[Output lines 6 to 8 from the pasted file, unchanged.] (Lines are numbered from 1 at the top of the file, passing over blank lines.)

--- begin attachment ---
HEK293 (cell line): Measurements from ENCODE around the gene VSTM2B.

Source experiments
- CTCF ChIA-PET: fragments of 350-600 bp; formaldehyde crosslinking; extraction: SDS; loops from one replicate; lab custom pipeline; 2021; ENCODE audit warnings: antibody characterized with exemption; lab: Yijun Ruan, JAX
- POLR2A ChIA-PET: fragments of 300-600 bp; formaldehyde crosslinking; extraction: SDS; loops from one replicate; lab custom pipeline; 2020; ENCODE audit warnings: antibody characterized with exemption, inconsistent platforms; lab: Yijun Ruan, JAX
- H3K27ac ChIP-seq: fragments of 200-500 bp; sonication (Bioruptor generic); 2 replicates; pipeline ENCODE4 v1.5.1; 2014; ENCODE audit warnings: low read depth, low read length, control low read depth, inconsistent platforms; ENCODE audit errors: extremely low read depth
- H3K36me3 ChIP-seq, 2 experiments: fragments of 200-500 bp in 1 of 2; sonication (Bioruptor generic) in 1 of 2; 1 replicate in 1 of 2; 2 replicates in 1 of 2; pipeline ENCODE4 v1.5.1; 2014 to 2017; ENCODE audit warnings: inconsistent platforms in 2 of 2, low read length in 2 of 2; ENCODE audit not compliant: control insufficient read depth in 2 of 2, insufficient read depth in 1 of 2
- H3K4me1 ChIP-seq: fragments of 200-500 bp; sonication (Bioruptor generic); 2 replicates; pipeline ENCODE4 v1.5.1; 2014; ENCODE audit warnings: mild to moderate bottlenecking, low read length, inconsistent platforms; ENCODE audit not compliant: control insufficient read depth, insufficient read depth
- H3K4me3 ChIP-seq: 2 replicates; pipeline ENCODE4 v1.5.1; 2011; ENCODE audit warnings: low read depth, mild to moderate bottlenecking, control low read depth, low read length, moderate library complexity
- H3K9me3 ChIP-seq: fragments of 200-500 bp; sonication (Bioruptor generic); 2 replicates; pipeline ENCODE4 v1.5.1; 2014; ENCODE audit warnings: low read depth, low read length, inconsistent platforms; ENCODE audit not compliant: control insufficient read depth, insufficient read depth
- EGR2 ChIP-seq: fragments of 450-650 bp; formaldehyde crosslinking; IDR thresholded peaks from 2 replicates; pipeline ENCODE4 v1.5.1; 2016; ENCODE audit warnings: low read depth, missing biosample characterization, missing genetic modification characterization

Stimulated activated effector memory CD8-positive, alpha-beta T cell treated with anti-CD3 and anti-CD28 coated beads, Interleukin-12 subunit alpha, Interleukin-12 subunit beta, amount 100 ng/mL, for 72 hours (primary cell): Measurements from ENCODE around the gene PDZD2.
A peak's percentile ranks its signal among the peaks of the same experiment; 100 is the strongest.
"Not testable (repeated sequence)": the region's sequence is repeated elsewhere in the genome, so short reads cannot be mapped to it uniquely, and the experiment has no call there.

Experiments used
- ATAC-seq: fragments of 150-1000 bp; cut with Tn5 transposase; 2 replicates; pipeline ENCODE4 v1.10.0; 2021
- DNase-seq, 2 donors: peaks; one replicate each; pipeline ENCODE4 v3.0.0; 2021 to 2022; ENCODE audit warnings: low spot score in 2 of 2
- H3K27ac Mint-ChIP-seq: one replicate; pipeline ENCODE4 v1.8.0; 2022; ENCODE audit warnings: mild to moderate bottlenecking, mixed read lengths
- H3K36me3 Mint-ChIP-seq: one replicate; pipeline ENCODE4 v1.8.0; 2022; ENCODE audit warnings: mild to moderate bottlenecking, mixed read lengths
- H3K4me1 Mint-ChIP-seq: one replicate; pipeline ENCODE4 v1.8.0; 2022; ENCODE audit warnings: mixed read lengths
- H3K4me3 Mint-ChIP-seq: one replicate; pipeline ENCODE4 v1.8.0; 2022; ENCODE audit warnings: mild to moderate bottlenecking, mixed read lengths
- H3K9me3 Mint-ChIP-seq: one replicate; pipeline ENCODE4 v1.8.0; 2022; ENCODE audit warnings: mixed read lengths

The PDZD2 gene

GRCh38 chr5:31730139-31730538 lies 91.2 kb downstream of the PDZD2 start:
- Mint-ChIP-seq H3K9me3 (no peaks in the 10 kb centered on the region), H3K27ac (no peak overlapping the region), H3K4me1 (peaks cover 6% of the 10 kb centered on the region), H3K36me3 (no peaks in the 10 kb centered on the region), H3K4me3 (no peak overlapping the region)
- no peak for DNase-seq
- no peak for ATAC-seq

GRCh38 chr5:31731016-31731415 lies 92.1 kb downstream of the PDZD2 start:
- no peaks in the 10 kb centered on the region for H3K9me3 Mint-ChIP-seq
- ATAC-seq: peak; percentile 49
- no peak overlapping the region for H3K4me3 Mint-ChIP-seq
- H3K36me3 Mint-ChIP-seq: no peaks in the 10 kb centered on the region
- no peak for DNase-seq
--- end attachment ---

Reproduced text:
- H3K36me3 ChIP-seq, 2 experiments: fragments of 200-500 bp in 1 of 2; sonication (Bioruptor generic) in 1 of 2; 1 replicate in 1 of 2; 2 replicates in 1 of 2; pipeline ENCODE4 v1.5.1; 2014 to 2017; ENCODE audit warnings: inconsistent platforms in 2 of 2, low read length in 2 of 2; ENCODE audit not compliant: control insufficient read depth in 2 of 2, insufficient read depth in 1 of 2
- H3K4me1 ChIP-seq: fragments of 200-500 bp; sonication (Bioruptor generic); 2 replicates; pipeline ENCODE4 v1.5.1; 2014; ENCODE audit warnings: mild to moderate bottlenecking, low read length, inconsistent platforms; ENCODE audit not compliant: control insufficient read depth, insufficient read depth
- H3K4me3 ChIP-seq: 2 replicates; pipeline ENCODE4 v1.5.1; 2011; ENCODE audit warnings: low read depth, mild to moderate bottlenecking, control low read depth, low read length, moderate library complexity